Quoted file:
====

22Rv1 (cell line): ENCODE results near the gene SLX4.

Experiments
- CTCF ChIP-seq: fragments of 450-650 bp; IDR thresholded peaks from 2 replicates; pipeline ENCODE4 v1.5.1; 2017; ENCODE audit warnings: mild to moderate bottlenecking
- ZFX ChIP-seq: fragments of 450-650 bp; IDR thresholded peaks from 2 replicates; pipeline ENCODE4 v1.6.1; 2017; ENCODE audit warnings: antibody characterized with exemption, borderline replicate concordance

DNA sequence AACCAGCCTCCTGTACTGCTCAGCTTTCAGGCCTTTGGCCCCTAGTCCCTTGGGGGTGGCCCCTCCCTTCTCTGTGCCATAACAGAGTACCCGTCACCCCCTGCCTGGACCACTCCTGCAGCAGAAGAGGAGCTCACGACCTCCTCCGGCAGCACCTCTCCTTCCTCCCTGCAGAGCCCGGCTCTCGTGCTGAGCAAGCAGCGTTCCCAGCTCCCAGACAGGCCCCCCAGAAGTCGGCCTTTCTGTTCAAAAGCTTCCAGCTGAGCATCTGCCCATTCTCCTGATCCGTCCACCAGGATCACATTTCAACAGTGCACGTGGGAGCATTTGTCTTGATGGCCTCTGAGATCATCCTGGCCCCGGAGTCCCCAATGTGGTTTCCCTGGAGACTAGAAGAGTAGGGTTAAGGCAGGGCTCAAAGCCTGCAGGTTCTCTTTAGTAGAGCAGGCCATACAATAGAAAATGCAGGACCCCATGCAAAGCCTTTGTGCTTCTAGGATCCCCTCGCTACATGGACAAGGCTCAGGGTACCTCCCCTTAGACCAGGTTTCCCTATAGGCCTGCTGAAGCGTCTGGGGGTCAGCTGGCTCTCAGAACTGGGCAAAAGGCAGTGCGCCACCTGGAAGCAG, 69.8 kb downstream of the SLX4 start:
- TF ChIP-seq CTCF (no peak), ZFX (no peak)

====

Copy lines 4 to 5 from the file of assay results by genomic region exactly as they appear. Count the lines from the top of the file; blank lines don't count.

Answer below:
- ZFX ChIP-seq: fragments of 450-650 bp; IDR thresholded peaks from 2 replicates; pipeline ENCODE4 v1.6.1; 2017; ENCODE audit warnings: antibody characterized with exemption, borderline replicate concordance

DNA sequence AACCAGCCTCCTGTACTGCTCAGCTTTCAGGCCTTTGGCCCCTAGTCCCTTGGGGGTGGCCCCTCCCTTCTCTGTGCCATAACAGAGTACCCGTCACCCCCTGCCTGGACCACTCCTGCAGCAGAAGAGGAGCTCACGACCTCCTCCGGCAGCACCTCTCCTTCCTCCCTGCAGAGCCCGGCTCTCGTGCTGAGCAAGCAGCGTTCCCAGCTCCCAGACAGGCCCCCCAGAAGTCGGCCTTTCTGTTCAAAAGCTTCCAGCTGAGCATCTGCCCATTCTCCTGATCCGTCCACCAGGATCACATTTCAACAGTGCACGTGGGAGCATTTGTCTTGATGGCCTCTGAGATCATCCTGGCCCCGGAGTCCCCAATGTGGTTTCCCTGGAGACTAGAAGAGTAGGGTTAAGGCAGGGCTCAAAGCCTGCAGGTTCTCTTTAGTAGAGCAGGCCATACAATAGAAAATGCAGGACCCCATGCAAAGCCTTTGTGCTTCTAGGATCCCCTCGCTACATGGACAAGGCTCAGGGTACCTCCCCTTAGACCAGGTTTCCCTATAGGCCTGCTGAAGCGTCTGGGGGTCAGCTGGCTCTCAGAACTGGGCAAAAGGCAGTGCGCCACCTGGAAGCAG, 69.8 kb downstream of the SLX4 start: